- By developing proprietary methods and carefully protecting your IP.
- By scientifically breaking down work into small, repeatable tasks, and executing with reliability and efficiency at massive scale.
- By coordinating the work of thousands of employees across regions and functions through strict hierarchies and clear chains of command.
And all of this worked really well in a time when it was possible and advantageous to try to predict the future.
This model worked really well when it was possible and useful to try to be certain about what was going to happen next.
This difference — between optimizing for certainty vs. optimizing for uncertainty — is at the core of what separates successful organizations from everyone else.
All work that you can think of can be placed along this spectrum. From the most routine tasks to the least routine. From the tasks where there is a well-known “right” way to do something to the tasks where the answers are complex and completely unknown.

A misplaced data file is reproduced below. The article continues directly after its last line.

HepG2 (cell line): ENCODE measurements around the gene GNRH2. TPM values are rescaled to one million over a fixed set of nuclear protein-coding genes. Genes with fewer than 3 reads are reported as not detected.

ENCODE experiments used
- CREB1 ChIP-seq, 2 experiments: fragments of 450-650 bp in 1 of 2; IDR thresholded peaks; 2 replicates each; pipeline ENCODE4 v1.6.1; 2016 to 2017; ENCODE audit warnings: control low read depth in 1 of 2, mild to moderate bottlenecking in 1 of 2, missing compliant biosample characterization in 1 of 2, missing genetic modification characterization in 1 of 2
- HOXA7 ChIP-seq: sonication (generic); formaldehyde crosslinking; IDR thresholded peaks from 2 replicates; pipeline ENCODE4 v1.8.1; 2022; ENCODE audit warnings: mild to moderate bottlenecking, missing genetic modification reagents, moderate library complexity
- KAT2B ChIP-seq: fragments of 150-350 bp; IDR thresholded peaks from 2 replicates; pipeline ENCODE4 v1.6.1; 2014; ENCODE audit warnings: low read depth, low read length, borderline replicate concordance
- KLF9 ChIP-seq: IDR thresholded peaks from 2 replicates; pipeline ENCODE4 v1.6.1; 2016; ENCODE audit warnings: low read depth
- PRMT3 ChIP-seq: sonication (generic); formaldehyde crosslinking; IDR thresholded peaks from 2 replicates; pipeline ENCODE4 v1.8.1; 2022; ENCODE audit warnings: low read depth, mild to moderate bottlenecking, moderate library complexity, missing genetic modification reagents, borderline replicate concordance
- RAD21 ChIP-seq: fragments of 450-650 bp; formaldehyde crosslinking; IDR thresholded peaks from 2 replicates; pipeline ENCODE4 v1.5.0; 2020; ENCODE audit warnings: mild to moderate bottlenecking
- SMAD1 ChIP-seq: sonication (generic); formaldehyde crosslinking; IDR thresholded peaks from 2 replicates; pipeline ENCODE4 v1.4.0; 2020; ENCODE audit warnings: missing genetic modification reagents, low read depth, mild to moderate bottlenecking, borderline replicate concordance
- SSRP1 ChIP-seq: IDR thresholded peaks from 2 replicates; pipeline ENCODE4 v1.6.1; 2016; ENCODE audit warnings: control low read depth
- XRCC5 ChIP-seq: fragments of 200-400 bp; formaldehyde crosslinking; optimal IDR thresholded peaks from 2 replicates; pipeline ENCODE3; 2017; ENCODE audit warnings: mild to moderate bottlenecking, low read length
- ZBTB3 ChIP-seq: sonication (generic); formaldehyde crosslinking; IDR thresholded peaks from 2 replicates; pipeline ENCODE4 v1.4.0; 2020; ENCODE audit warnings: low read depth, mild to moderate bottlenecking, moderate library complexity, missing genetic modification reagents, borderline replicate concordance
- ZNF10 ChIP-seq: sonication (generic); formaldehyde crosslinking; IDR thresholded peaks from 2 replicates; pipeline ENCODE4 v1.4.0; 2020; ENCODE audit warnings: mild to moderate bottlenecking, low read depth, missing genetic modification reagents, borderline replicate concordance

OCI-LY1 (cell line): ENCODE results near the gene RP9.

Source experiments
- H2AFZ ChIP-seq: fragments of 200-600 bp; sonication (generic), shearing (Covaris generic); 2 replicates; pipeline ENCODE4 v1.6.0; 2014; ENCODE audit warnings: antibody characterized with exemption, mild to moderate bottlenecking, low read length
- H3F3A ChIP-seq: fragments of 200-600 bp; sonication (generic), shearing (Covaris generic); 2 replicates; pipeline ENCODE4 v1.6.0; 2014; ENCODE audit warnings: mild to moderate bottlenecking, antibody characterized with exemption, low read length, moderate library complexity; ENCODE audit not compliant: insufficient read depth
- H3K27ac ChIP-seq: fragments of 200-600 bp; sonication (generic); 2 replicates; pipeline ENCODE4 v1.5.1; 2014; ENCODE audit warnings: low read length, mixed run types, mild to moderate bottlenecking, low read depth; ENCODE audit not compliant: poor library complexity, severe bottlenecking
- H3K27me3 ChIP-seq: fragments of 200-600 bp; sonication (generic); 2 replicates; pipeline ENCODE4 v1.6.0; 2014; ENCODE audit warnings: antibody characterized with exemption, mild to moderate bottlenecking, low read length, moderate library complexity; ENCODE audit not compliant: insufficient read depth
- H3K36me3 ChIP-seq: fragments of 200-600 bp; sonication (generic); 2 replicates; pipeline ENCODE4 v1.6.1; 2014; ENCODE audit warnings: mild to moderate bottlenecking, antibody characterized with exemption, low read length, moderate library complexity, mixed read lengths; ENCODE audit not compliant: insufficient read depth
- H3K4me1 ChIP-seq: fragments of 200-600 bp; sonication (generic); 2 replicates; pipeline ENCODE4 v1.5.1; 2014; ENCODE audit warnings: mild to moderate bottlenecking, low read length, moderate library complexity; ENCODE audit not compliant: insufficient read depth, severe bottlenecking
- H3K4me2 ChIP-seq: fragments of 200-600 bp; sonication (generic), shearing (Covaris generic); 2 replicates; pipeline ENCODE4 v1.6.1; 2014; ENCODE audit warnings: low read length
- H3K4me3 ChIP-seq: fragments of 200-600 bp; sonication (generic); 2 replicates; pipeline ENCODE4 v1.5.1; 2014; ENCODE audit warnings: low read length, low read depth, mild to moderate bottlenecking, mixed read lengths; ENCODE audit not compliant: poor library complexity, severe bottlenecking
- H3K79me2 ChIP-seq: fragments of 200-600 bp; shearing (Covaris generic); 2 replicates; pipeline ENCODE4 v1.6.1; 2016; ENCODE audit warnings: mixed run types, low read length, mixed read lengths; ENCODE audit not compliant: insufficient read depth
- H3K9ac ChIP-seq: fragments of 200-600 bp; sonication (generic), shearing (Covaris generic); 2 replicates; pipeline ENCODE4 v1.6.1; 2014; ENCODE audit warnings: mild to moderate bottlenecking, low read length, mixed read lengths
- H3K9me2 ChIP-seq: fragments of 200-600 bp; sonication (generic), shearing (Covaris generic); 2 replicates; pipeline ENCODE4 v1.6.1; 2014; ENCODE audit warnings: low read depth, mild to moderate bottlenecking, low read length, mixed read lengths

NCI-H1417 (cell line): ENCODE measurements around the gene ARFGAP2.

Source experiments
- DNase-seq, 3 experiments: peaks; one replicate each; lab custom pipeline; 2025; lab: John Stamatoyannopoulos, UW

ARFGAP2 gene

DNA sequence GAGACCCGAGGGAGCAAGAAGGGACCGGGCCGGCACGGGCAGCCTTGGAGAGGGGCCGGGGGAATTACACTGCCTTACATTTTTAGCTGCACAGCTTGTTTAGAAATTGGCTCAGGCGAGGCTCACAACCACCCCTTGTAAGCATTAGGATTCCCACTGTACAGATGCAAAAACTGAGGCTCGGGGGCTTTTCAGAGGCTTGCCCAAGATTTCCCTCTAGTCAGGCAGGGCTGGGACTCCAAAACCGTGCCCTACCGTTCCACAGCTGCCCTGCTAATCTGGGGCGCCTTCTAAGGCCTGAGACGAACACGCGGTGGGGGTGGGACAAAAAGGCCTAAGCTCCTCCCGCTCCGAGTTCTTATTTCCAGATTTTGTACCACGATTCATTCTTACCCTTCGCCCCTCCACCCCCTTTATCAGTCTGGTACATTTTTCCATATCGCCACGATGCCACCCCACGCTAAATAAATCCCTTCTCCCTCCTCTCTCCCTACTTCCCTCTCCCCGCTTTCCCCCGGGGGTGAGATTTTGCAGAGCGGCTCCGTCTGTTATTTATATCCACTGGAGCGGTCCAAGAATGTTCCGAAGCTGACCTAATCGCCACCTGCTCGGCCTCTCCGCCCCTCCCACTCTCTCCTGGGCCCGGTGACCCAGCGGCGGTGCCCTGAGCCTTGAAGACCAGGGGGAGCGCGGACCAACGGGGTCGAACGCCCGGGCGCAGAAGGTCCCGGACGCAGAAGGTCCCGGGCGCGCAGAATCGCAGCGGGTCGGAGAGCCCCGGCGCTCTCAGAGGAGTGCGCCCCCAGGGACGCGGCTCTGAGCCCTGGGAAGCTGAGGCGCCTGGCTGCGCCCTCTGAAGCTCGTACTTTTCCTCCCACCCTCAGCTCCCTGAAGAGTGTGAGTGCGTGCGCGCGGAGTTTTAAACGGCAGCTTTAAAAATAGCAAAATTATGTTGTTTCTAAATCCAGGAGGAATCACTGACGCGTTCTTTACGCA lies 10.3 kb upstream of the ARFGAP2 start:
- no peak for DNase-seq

On the left, you have tasks like boxing widgets on a factory assembly line. You also have things like basic accounting, and drafting standard legal documents.
And on the right, you have exciting world-changing things like trying to cure cancer or inventing a self-driving car. But, you also have things like figuring out what will be the best new IT system to implement for a mid-size corporation.
Most companies today are designed to operate really well at this certain end of the spectrum. At the routine end. Especially big global Fortune 500 companies, who are extremely good at maximizing the benefits of everything that lives here.